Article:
It is a unique experience to attend the Paris- Bercy supercross. It has a different feel to even an AMA supercross or MXDN that’s for sure. In short it is a race any dirt bike fan has to visit at least once in their lifetime.
The crowd and the noise are the main factors. When Gautier Paulin won the Superpole it is hard to describe the effect that has on your ears! Even when JMB gets interviewed the crowd go instantly wild.
Saturday night is the most rowdy. Even a simple task of having a meal in the restaurant close to the stadium results in your ears getting a battering from the air horns inside the restaurant.
Added to that, outside the place is heaving with fans waiting to get in for the night show. Every single one of them unbelievably excited and that excitement seems to be passed onto the riders as something eventful happens every year.
This year it was the Justin Barcia/Trey Canard collision.
I spoke to Canard on Sunday afternoon and he raised his eyebrows and nodded in agreement when I suggested that the move by Barica was maybe a bit much for an off season race against a teammate. Canard admitted that he was shocked but he knows now what Barcia will do, and maybe for the US season this will ultimately be a good thing.
On the Saturday night after the collision Canard took a while to go back to the Honda pit area. Barcia was already there, sitting beside Trey’s normal seat because he had been doing an interview. Trey sat down beside him, but didn’t even look at him. Barcia also ignored Canard and then got up and sat in his normal seat in the corner.
There was definite tension after and Canard did well to keep his cool, still posing for photos for fans.
Even before there was contact these two were going at it. In practice they would look at the board after every fast lap to see if they had beat each other and if either one was on the top the other would put in another lap to beat him!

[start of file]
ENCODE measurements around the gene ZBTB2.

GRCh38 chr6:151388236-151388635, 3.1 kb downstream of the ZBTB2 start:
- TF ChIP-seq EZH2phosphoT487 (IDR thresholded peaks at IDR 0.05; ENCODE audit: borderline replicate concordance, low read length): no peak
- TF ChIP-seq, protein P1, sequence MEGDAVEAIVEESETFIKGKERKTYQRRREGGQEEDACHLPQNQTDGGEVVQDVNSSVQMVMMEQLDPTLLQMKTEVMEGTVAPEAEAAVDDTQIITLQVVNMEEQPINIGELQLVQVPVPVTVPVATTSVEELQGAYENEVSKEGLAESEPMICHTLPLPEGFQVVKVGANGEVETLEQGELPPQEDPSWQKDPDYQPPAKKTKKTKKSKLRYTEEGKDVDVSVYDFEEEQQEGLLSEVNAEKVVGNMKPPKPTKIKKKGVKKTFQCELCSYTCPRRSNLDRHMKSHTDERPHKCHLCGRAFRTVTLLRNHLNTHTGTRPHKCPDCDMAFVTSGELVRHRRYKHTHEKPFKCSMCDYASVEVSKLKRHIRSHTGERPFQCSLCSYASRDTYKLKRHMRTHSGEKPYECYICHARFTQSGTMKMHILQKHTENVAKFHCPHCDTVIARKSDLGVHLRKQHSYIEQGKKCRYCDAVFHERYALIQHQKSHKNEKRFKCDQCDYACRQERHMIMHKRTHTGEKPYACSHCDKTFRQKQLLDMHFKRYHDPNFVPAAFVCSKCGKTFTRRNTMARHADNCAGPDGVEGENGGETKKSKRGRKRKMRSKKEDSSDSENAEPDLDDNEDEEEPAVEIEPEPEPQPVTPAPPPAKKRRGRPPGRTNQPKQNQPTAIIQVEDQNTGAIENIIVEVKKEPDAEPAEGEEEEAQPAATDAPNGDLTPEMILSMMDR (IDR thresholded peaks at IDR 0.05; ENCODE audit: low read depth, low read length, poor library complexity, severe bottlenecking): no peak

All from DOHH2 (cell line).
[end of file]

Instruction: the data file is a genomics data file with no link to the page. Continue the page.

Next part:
Another interesting observation was the interaction between the American riders. Canard would often be seen chatting to Hahn and Hahn would go over and speak to Cooper Webb. Andrew short would sometimes sit in with the Honda camp to chew the fat when he wasn’t going through bike set up or race conversation in the KTM section.
And then there was Barcia who seemed to have his own little corner within the Honda area and didn’t seem to interact as much with the rest of the riders. That’s not to say there was no conversation but you sensed there was a little bit more distance between Barcia and the others.
The format of the nights as far as the racing went was very good. The Superpole and elimination races are a great exciting addition and really get the crowd involved as well. The AMA supercross events should maybe implement some of these to spice things up.
The other thing about Bercy is the chance to see some living legends. Two of the greatest motocross riders in the history of the sport JMB and Stefan Everts both happily chatted away to each other in the pits. Eager fans kept interrupting them to get a once in a lifetime photo of the two greats together and both were always happy to stop their conversation and pose for the photos.
The tunnels also give a certain degree of extra excitement. Even though you can watch the riders race through in the tunnel on the big screen, there is still a sense of anticipation on waiting for them to come back into view for real. That is especially if a Frenchman is leading because then the crowd will hang over the railings to cheer them on in what is a brilliant moment to witness. It is why we all love motocross – getting behind our countrymen as they lead the biggest races in the world.
In short the Bercy experience is one you will always remember and, due to the nature of the program, even a non motocross fan will be entertained.
However, it seems the old stadium will undergo a year of renovation in 2014. It means the promoters will temporarily have to find a new venue for one year only before returning to its rightful home, but will next year’s stadium capture the atmosphere as well as the most famous supercross stadium in Europe? Let’s hope so.
Written by Jonathan McCready
Picture by Jonathan McCready